Syrian Dictatorship Uses U.S. Technology to Spy on Internet Users

Friday, November 18, 2011
Bashar al-Assad, dictator of Syria
As part of its campaign to crush the ongoing political uprising, Syria’s government has utilized U.S.-manufactured technology to conduct Internet spying and block online access.
The technologies in question were developed by Blue Coat Systems and NetApp, both based in California. Blue Coat manufactures software that has allowed Syrian officials to monitor dissidents’ online activities and to block them from accessing certain websites, such as Facebook and Twitter.
NetApp has made it possible for the government to store and archive emails from Syrians.
Both companies have denied selling their products to Syria, saying the government likely obtained the technology illegally through a third party.
The United States banned exports to Syria in 2004.
Three U.S. senators, Mark Kirk (R-Illinois), Robert Casey (D-Pennsylvania) and Christopher Coons (D-Delaware), wrote to Secretary of State Hillary Rodham Clinton and Commerce Secretary John Bryson demanding an investigation into the matter.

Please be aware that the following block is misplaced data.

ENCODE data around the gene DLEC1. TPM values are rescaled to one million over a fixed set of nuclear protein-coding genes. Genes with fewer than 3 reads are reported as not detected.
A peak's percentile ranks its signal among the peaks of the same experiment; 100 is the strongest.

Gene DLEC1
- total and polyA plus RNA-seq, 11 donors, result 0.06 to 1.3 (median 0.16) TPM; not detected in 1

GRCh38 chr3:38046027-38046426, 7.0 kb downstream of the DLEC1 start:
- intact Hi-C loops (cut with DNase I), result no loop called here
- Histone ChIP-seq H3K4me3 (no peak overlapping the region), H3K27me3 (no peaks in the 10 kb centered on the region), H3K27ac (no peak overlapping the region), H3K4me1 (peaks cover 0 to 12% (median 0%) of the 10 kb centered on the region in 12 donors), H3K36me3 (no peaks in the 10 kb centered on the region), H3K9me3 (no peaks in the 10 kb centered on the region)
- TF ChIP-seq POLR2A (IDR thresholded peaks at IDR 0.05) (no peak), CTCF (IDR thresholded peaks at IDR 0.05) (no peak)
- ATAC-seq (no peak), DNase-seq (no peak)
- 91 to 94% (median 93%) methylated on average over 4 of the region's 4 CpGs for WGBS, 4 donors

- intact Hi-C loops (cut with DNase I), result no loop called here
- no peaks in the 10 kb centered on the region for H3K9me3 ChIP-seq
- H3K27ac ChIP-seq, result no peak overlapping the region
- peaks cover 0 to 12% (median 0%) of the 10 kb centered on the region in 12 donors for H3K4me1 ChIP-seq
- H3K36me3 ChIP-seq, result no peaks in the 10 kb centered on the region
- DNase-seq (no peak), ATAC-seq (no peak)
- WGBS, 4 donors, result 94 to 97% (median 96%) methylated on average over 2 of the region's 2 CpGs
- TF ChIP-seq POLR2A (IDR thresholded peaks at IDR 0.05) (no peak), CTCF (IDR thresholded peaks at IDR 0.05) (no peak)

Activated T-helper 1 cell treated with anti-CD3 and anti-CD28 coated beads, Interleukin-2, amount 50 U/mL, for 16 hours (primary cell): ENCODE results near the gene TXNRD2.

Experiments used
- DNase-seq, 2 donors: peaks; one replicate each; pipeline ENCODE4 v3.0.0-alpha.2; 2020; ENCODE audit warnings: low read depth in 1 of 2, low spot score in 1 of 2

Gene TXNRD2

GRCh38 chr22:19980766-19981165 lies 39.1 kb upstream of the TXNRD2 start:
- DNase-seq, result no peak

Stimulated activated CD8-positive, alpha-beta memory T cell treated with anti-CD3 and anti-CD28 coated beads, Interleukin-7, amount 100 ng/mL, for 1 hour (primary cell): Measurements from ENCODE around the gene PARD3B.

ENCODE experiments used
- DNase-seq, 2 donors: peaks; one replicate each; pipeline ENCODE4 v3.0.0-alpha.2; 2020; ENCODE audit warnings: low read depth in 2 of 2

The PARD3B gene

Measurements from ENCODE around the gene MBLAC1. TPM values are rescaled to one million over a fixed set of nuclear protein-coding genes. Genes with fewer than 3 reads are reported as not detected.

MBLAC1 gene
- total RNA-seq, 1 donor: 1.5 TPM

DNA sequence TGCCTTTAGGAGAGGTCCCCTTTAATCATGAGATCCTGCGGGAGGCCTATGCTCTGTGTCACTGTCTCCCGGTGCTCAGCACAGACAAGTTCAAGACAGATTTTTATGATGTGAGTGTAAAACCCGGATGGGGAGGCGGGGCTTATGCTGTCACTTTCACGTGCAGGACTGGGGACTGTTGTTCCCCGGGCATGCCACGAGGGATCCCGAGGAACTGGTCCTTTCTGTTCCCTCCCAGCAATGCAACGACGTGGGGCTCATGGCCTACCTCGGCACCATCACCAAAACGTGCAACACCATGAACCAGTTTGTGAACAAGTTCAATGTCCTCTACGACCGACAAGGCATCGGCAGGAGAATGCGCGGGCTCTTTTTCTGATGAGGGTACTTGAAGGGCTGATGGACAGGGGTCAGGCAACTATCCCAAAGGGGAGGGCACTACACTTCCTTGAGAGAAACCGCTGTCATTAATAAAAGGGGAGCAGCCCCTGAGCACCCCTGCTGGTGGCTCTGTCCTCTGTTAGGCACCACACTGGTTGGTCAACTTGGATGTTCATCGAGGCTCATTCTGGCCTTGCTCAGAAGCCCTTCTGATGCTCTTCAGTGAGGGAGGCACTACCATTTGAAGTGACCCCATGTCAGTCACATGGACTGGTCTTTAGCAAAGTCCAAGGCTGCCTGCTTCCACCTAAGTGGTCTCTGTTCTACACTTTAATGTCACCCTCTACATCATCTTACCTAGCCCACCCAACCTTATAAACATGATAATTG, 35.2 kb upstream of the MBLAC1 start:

-Noel Brinkerhoff
U.S. Probing Use of Surveillance Technology in Syria (by Sari Horwitz and Shyamantha Asokan, Washington Post)
Syria Crackdown Gets Italy Firm’s Aid With U.S.-Europe Spy Gear (by Ben Elgin and Vernon Silver, Bloomberg News)
Nokia and Siemens Helping Torture in Bahrain (by Noel Brinkerhoff, AllGov)

Iranian Journalist Sues Nokia and Siemens for Helping Iranian Dictators Spy (by Noel Brinkerhoff, AllGov) 


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